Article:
Thursday, October 31, 2002
Killer Film Debut The ominous poisoning of the world''s seagoing mammals by manmade chemical pollution has been documented in Monterey Bay killer whales. It is just one of the chilling discoveries that will be broadcast nationally this weekend in a riveting National Geographic documentary.
Three years in the making, Secret Killers of Monterey Bay follows nomadic killer whales as they hunt and feed together just offshore. The film uncovers behavioral mysteries of the ocean''s top predator, a stealthy but social animal that''s challenging to study and nearly impossible to capture on film.
How the killer whales hunt larger whales in the bountiful Monterey Bay is telling. Gray whales and their calves hug the edge of the continent while migrating from Mexico to the Bering Sea. It makes them ripe targets, but the huge creatures are also in danger for another reason. Scientists released alarming reports this year about plunging gray whale populations. Secret Killers provides some clues why.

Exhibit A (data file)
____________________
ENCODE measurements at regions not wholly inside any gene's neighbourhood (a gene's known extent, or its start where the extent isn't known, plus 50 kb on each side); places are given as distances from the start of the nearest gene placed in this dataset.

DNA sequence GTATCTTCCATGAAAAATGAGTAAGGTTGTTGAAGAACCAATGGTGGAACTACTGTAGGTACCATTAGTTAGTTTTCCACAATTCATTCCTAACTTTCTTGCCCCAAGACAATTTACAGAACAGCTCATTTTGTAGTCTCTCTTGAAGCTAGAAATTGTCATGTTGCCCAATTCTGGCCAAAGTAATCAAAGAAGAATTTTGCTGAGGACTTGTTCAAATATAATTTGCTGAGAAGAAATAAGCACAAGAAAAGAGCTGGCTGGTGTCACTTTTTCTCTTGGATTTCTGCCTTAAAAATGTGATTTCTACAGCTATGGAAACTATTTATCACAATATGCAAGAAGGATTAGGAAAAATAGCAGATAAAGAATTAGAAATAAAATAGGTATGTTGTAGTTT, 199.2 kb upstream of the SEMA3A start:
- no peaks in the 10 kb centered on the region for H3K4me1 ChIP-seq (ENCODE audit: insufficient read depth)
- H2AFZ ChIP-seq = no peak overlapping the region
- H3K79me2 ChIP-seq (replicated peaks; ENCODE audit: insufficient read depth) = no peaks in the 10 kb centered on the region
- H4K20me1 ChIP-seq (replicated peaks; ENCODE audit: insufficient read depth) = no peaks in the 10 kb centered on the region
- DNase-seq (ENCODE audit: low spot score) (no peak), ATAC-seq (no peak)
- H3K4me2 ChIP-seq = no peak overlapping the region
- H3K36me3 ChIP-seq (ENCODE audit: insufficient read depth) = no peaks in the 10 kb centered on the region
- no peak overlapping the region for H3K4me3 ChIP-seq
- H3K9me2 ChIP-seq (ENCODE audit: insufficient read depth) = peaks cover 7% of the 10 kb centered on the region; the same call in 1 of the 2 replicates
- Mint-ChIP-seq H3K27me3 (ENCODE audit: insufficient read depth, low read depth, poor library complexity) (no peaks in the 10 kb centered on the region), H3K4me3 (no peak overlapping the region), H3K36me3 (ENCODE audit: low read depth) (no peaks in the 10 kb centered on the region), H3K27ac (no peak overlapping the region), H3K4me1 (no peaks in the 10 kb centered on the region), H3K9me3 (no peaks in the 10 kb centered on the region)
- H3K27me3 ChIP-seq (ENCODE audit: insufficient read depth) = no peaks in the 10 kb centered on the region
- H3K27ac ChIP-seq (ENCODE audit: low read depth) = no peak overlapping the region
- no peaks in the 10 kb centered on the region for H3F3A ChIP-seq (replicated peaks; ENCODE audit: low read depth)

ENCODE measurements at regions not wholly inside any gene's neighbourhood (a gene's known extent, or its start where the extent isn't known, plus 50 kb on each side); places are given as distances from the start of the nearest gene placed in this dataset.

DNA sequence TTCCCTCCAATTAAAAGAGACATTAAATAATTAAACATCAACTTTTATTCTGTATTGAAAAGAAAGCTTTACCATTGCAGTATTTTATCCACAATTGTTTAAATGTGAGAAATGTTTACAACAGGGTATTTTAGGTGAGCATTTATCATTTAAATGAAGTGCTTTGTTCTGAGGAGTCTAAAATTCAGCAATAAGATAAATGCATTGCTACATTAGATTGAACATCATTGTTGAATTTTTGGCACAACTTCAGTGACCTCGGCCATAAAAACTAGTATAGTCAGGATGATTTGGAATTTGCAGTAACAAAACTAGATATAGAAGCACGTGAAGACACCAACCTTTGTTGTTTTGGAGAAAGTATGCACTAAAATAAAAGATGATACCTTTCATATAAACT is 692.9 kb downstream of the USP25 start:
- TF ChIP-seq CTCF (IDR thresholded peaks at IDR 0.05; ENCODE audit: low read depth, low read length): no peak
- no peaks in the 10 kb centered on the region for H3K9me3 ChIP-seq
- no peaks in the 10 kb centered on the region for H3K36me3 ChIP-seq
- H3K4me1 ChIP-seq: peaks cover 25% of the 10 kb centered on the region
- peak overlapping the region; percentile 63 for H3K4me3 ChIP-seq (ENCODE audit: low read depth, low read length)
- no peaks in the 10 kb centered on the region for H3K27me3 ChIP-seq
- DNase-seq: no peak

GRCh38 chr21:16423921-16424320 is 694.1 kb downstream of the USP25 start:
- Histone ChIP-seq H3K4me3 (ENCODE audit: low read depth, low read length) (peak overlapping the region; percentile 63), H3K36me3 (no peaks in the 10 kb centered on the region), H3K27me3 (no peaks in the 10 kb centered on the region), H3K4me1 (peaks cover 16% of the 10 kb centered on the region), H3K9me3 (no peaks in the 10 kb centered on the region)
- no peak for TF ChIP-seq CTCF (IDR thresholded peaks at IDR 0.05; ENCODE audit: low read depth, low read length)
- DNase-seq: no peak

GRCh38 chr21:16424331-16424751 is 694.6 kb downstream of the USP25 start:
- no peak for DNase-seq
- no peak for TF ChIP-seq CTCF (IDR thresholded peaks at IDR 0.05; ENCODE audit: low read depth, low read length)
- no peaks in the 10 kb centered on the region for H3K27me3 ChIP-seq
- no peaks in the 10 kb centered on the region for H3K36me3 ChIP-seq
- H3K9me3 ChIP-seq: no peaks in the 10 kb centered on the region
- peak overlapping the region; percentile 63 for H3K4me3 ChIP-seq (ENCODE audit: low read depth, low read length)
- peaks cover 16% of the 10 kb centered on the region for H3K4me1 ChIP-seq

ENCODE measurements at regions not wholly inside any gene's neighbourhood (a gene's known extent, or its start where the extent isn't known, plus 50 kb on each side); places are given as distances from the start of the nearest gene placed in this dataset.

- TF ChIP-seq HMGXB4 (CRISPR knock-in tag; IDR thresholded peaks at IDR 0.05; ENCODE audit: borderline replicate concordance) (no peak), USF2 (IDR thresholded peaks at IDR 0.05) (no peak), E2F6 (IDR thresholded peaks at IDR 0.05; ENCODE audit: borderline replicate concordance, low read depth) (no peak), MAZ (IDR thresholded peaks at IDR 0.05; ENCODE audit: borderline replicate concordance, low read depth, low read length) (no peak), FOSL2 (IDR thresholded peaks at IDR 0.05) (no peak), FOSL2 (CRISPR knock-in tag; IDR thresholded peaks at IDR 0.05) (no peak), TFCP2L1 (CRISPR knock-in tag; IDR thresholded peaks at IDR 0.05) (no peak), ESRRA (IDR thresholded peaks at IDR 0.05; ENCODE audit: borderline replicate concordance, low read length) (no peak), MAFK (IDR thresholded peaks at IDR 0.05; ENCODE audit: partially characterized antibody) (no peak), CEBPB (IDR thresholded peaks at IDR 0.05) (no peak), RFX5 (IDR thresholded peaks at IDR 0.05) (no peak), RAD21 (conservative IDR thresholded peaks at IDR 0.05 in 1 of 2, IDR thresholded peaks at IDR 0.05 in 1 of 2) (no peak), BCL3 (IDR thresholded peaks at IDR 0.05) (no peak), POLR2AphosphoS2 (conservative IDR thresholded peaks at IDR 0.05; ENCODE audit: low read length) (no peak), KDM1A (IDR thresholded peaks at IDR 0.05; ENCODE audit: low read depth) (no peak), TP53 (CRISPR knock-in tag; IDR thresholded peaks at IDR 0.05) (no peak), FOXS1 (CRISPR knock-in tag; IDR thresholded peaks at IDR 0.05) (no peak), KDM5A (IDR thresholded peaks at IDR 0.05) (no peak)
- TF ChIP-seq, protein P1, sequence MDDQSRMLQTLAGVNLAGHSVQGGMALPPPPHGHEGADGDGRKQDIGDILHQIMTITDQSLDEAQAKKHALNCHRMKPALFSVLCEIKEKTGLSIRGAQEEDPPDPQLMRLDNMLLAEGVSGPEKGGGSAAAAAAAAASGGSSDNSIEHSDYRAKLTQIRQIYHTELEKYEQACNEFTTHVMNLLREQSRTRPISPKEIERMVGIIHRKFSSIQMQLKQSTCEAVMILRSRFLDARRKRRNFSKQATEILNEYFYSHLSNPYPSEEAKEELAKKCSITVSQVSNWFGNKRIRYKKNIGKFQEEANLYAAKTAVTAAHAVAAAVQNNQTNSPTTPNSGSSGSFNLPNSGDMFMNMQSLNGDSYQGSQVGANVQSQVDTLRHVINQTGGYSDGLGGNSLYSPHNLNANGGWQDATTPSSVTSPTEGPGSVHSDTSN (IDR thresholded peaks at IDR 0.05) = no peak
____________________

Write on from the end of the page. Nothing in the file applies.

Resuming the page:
The film is full of rare footage, from killer whales feeding on a gray whale to a calf using a seabird for hunting practice. But the film also illuminates some troubling ocean trends that illustrate how ocean ecology is tightly woven.
National Geographic put one of its elite film crews on the job. Award winning natural history filmmakers Paul and Grace Atkins and their associate producer Anne Marie Hammers spent three years filming in the bay. Guiding the crew to the killer whales are Monterey-based marine biologists Nancy Black and captain Richard Ternullo.
"We discovered something very profound about the world''s oceans. It sounds cliched, but the ocean is very fragile and interconnected," says filmmaker Paul Atkins. "We discovered that the ecology of the Monterey Bay is linked to the ecology of the Bering Sea and to the changes going on in the Arctic ice there."
Beyond gathering new behavioral research, Black gets important health data, using darts to take blubber samples. As has been documented in marine mammals around the Arctic Circle, she finds that toxic chemicals like PCBs and DDT have been accumulating in these killer whales. Toxins ingested up the food chain collect in the predator at the top and can cause genetic defects in new generations. Black''s blubber sampling and analysis shows that the killer whales of the Monterey Bay have "...the highest levels of PCBs known for any marine mammals worldwide."
To see the film, tune in to MSNBC at 5pm and 8pm on Sunday, Nov. 3.